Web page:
In the long-term, empirical evidence suggests that as many as 80% of young adults abused in childhood meet the formal diagnostic criteria for at least one psychiatric disorder by the age of 21, including some of the most serious such as clinical depression, anxiety, eating disorders, and suicidal inclinations (Silverman, Reinherz, & Giaconia, 1996). The full spectrum of psychological disorders to which adult victims of childhood abuse are typically prone includes panic disorder, dissociative disorders, attention deficit hyperactivity disorder, post-traumatic stress disorder, and reactive attachment disorder (Teicher, 2000).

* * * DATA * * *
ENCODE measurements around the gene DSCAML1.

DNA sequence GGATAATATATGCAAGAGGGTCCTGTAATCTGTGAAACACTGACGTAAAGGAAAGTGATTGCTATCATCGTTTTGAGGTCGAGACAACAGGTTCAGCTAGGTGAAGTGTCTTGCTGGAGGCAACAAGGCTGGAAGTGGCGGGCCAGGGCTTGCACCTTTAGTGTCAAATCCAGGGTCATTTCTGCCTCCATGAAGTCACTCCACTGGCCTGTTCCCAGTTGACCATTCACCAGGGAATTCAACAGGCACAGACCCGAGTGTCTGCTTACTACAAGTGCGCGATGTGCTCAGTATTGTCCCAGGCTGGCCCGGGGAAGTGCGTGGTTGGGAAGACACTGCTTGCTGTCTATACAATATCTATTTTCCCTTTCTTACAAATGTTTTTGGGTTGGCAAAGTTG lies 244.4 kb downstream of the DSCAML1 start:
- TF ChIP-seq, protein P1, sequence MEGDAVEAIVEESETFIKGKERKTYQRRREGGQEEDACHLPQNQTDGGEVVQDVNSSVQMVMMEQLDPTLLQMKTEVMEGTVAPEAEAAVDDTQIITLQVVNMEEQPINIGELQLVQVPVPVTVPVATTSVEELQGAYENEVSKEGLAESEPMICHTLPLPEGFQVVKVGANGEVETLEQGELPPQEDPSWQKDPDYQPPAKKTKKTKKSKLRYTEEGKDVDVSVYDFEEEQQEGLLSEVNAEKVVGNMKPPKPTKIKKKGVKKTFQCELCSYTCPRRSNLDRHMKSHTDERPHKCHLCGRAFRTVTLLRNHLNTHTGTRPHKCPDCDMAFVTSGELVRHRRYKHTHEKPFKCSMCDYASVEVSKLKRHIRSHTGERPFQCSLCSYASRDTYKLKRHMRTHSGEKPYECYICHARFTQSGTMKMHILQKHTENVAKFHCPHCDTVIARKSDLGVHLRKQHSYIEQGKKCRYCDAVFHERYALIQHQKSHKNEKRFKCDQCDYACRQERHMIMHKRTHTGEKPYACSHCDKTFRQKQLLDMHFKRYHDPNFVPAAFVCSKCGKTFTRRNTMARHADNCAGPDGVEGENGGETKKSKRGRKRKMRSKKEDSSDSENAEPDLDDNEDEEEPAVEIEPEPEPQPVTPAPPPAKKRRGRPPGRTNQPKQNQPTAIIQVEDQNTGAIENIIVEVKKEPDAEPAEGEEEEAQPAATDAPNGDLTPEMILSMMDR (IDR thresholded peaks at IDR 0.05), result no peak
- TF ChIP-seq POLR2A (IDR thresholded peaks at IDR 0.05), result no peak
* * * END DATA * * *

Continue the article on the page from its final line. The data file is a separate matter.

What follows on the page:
The main character in Good Will Hunting provides a vivid glimpse into the short- and long-term effects of traumatic abuse and neglect in childhood. As a result of a long history of abandonment, neglect, and horrific physical abuse throughout his childhood, Will failed to develop a healthy self-image or self-esteem and he lost his ability to trust others or to become close to others; he also abandoned any hope of satisfaction and pleasure, partly to avoid the expectation of losing anything positive in his life and partly because his childhood abuse had left him with underlying negative assumptions causing him to believe that he deserved nothing good in his life. The fact that Will is extremely intelligent is important because it provides a vivid illustration that the effects of psychological trauma transcend intelligence and are capable of masking virtually anything about which the individual might deserve to feel positive about himself. Will's case was typical of others who suffer through similar circumstances in that he was unable to enjoy the benefits of his natural talents and abilities until he confronted and dealt with the psychological traumas of his past.